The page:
Revolutionary justice is extremely rigorous: it punishes illegal exit or plans to hijack a boat. The law also gives a more severe punishment to someone who kills a cow than to someone who commits murder. However, such intransigence is left aside when dealing with misconduct by a government official.
Raúl Castro, in his last speech before the National Assembly, acknowledged that “some comrades, without a fraudulent purpose, provide inaccurate information from their subordinates, without having tested it, and unconsciously fall into the lie. This false information can lead to wrong decisions, with greater or lesser repercussions for the nation,” he argued.
The maximum leader of the Cuban State and Government prefers the resignation of the leaders at any level, when they feel unable to perform their duties fully, rather than dismissing them for not complying with his guidelines. An example of this dominant feature of his administration, one of the most unstable of late, is the dismissal of ministers, mostly for incompetence.
More than 20 cadres were removed from their government posts, including Carlos Lage, Felipe Pérez Roque, Rogelio Acevedo, Juan Escalona, Carlos Valenciaga, Marta Lomas Morales, José Ramón Balaguer, Otto Rivero, Ulises Rosales del Toro, Pedro Sáez Montejo, Yadira García Vera, José Luis Sierra Cruz, etc.
All were put on trial before the Politburo of the Communist Party of Cuba (PCC), but no one went before the courts. The Criminal Code, which by reason of the charge is obligated to provide information, conceals and omits information or doesn’t verify it. The penalty is increased if it causes damage to the national economy. It doesn’t matter if the intent had been fraudulent or incompetent. Ignorance of the law is no excuse.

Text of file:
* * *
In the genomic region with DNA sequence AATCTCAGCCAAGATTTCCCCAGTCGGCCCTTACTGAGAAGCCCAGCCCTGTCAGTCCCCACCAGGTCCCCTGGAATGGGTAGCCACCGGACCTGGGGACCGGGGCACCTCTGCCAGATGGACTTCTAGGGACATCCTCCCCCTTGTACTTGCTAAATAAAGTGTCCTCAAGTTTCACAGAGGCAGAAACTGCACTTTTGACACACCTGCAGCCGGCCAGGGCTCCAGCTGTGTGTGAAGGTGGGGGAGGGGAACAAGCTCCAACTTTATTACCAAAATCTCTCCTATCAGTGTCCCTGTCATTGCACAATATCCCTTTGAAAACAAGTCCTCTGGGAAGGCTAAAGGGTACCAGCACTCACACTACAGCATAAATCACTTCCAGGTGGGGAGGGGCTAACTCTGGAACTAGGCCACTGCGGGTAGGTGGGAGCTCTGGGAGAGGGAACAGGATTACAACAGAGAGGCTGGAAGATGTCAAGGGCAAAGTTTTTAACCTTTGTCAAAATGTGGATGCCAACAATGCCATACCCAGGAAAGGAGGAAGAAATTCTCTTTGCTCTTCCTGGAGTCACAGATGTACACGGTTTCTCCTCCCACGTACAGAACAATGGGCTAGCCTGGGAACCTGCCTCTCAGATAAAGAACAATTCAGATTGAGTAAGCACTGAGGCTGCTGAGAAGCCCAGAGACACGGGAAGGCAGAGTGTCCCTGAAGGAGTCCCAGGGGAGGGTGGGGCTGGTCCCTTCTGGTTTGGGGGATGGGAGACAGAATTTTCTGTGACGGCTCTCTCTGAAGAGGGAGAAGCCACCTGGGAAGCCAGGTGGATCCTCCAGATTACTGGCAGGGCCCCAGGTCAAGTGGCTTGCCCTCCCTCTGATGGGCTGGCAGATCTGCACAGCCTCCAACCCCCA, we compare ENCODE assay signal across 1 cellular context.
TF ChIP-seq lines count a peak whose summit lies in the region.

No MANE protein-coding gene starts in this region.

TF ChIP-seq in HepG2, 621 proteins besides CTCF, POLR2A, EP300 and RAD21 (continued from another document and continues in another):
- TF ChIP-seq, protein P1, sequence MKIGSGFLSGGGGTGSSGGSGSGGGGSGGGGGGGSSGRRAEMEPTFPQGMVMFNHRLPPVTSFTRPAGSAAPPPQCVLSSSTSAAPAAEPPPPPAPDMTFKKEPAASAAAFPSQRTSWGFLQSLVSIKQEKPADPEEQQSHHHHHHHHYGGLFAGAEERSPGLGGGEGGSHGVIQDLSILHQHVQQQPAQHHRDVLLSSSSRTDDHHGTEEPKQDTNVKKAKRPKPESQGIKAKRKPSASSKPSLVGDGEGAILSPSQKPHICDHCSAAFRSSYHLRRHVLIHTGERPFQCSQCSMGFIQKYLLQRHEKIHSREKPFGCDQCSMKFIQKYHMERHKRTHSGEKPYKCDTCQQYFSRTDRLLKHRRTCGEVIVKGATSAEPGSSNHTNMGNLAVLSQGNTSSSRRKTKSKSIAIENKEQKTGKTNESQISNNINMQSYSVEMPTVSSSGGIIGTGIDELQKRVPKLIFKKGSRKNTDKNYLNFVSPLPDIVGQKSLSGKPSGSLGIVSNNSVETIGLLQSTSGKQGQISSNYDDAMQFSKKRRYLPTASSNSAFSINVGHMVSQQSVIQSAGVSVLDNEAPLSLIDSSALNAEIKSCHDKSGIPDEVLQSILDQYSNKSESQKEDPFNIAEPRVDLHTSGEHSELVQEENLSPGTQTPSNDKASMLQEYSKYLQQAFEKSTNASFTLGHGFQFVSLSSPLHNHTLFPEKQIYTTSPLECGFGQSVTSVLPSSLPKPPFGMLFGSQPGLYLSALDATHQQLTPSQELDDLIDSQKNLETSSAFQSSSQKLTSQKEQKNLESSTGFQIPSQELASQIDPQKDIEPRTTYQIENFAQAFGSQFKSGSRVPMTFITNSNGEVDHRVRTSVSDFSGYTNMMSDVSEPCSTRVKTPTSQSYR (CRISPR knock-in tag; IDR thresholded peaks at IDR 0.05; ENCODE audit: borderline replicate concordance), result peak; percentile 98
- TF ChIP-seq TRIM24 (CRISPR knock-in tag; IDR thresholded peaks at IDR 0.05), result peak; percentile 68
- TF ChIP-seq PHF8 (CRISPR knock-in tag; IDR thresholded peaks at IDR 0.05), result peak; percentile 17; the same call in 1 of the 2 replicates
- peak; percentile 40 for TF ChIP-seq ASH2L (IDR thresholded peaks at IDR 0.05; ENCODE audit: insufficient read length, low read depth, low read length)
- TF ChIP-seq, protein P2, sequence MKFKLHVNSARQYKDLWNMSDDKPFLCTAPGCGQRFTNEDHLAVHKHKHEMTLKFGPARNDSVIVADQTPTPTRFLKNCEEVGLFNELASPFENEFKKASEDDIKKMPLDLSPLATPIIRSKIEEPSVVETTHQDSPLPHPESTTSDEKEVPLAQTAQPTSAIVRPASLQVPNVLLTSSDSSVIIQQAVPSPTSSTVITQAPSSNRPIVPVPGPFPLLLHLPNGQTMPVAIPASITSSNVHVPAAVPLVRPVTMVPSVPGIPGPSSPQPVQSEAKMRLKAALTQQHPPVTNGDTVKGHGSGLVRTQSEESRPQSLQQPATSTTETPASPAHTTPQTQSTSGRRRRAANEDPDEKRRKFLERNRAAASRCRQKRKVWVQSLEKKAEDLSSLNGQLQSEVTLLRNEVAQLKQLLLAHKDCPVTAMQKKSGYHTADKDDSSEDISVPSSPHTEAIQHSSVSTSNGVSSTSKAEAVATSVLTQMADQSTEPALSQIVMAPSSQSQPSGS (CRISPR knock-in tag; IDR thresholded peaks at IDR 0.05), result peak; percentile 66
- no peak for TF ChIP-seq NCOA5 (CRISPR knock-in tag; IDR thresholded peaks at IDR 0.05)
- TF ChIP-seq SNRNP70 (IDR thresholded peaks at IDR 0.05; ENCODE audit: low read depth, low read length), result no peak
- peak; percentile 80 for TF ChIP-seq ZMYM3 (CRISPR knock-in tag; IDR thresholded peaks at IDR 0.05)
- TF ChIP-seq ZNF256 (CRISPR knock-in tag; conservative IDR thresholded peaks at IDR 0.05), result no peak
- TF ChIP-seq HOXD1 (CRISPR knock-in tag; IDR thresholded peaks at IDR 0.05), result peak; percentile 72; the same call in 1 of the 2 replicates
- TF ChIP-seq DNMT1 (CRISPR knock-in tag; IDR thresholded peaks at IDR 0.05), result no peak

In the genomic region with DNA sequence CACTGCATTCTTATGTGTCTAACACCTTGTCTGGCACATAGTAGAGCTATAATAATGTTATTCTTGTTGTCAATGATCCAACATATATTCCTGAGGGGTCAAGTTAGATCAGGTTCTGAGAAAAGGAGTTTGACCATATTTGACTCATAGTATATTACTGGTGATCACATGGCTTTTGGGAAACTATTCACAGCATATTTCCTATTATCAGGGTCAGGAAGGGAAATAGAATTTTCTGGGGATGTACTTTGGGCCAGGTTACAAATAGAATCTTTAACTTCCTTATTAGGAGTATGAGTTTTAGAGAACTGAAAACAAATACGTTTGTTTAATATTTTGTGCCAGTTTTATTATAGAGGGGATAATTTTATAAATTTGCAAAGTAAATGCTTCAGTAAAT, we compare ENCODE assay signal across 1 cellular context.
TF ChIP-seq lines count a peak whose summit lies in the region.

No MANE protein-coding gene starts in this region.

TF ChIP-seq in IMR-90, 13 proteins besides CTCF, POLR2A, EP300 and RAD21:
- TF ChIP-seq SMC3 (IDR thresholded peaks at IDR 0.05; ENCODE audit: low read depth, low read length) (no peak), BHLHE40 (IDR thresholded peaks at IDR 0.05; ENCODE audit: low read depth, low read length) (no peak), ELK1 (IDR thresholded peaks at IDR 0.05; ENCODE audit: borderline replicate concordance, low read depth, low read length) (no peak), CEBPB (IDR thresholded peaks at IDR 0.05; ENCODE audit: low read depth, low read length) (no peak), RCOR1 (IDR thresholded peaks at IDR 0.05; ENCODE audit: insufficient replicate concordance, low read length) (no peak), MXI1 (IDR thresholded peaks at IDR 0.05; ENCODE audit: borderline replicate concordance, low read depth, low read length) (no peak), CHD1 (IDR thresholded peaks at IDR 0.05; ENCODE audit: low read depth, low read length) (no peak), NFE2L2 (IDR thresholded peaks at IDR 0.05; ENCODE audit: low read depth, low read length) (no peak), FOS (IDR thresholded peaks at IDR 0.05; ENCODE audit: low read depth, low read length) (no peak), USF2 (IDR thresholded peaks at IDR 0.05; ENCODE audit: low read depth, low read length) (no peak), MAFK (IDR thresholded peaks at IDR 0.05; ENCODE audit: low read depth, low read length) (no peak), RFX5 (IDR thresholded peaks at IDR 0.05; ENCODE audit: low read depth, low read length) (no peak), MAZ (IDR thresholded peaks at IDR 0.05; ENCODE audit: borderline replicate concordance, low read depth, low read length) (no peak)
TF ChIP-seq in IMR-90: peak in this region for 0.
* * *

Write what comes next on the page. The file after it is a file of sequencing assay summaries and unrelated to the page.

Even the historic generation, the leader, is outside the reach of the law. No court of justice has the power to question the many recognized errors in the management of the country, despite the results. Today the Cuban economy is on the verge of collapse.
It’s the same law that puts them beyond the reach of justice. It’s logical; they created it. The courts need authorization to investigate and prosecute members of the Politburo of the PCC — the president, vice president and secretary of the National Assembly, members of the Council of State and the Ministry. The Law on Criminal Procedure sets this out.
On the contrary, the historical leaders feel they have a right that gives them “moral authority” to correct the errors committed in “these five decades of building socialism in Cuba.” They enjoy this privilege thanks to the fact that the courts on the island are constitutionally subordinate to a political body, the Council of State.
The fact that justice depends on politics permits the historical leaders to turn their personal beliefs into law, to impose absurd rules of behavior on the citizens and to severely punish those who dare to challenge them. Above all, it assures them political immunity, both for themselves and their clique.
Translated by Regina Anavy
February 5 2011